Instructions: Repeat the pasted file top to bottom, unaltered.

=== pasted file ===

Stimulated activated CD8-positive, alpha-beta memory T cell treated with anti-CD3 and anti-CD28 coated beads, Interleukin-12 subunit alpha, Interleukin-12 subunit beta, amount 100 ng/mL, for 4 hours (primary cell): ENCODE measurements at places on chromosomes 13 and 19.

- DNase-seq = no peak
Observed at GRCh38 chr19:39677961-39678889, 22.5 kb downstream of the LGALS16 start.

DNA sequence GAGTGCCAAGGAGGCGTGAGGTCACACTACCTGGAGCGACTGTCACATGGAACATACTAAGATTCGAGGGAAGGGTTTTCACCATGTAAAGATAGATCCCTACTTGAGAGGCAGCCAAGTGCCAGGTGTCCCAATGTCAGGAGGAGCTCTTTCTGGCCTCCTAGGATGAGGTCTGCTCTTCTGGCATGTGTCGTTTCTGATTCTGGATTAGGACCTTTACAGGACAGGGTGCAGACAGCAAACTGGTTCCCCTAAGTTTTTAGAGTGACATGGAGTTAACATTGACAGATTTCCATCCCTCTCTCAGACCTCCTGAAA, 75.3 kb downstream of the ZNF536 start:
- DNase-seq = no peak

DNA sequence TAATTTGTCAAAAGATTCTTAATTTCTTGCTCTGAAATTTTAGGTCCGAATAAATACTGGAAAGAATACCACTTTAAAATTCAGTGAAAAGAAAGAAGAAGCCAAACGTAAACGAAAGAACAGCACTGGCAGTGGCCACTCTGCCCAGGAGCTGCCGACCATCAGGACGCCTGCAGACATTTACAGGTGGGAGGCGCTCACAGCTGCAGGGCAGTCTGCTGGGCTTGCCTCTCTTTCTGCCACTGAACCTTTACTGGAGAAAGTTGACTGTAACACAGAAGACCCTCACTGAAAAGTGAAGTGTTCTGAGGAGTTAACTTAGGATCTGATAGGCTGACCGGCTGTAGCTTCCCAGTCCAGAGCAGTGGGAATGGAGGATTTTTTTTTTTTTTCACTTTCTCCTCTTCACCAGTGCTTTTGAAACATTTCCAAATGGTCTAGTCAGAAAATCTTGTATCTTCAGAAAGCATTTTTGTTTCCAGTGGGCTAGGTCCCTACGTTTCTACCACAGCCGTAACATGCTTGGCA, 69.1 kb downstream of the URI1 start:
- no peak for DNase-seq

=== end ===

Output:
Stimulated activated CD8-positive, alpha-beta memory T cell treated with anti-CD3 and anti-CD28 coated beads, Interleukin-12 subunit alpha, Interleukin-12 subunit beta, amount 100 ng/mL, for 4 hours (primary cell): ENCODE measurements at places on chromosomes 13 and 19.

- DNase-seq = no peak
Observed at GRCh38 chr19:39677961-39678889, 22.5 kb downstream of the LGALS16 start.

DNA sequence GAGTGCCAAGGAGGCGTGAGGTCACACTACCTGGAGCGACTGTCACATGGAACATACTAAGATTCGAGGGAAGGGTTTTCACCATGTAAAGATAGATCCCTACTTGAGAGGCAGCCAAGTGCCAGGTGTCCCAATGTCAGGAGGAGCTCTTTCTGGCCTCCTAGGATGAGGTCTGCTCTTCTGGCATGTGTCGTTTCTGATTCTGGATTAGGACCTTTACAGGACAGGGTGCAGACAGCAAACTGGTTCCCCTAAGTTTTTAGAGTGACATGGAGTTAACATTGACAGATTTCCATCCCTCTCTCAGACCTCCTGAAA, 75.3 kb downstream of the ZNF536 start:
- DNase-seq = no peak

DNA sequence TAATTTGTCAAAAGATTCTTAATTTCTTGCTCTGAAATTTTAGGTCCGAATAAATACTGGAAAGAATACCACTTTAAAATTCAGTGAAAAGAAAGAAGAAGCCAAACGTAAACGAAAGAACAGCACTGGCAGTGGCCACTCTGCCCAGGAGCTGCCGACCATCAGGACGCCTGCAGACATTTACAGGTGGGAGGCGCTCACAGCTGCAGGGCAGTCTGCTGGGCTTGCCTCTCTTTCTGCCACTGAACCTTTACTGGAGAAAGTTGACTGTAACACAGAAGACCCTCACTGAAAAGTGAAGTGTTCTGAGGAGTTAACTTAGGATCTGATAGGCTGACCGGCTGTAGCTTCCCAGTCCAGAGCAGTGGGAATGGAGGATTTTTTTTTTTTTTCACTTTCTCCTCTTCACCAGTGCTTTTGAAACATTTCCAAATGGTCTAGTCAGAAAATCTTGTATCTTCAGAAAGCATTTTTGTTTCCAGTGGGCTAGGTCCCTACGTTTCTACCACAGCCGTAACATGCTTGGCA, 69.1 kb downstream of the URI1 start:
- no peak for DNase-seq